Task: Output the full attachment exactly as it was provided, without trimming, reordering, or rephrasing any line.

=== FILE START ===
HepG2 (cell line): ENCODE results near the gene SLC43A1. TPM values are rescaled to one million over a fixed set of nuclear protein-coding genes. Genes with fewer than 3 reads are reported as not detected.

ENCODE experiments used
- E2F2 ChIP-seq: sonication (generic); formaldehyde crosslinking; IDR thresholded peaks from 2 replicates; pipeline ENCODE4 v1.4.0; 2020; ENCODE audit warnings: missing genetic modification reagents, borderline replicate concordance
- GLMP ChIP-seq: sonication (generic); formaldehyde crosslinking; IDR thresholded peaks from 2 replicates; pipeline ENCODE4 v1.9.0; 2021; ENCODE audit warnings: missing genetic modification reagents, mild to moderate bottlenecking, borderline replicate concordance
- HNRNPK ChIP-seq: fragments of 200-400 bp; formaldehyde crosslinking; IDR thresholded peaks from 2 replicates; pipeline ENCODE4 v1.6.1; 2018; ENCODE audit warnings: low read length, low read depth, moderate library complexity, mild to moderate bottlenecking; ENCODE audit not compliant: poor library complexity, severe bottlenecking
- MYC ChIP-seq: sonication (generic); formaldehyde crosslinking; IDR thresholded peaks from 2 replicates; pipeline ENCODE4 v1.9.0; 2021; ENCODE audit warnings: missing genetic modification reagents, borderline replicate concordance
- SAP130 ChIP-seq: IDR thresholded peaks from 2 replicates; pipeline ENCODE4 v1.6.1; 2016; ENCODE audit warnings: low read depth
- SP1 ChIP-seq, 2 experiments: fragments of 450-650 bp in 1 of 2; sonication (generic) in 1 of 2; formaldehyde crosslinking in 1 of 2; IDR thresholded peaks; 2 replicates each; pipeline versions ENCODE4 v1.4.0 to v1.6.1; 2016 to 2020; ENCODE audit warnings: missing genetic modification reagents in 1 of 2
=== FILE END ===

HepG2 (cell line): ENCODE results near the gene SLC43A1. TPM values are rescaled to one million over a fixed set of nuclear protein-coding genes. Genes with fewer than 3 reads are reported as not detected.

ENCODE experiments used
- E2F2 ChIP-seq: sonication (generic); formaldehyde crosslinking; IDR thresholded peaks from 2 replicates; pipeline ENCODE4 v1.4.0; 2020; ENCODE audit warnings: missing genetic modification reagents, borderline replicate concordance
- GLMP ChIP-seq: sonication (generic); formaldehyde crosslinking; IDR thresholded peaks from 2 replicates; pipeline ENCODE4 v1.9.0; 2021; ENCODE audit warnings: missing genetic modification reagents, mild to moderate bottlenecking, borderline replicate concordance
- HNRNPK ChIP-seq: fragments of 200-400 bp; formaldehyde crosslinking; IDR thresholded peaks from 2 replicates; pipeline ENCODE4 v1.6.1; 2018; ENCODE audit warnings: low read length, low read depth, moderate library complexity, mild to moderate bottlenecking; ENCODE audit not compliant: poor library complexity, severe bottlenecking
- MYC ChIP-seq: sonication (generic); formaldehyde crosslinking; IDR thresholded peaks from 2 replicates; pipeline ENCODE4 v1.9.0; 2021; ENCODE audit warnings: missing genetic modification reagents, borderline replicate concordance
- SAP130 ChIP-seq: IDR thresholded peaks from 2 replicates; pipeline ENCODE4 v1.6.1; 2016; ENCODE audit warnings: low read depth
- SP1 ChIP-seq, 2 experiments: fragments of 450-650 bp in 1 of 2; sonication (generic) in 1 of 2; formaldehyde crosslinking in 1 of 2; IDR thresholded peaks; 2 replicates each; pipeline versions ENCODE4 v1.4.0 to v1.6.1; 2016 to 2020; ENCODE audit warnings: missing genetic modification reagents in 1 of 2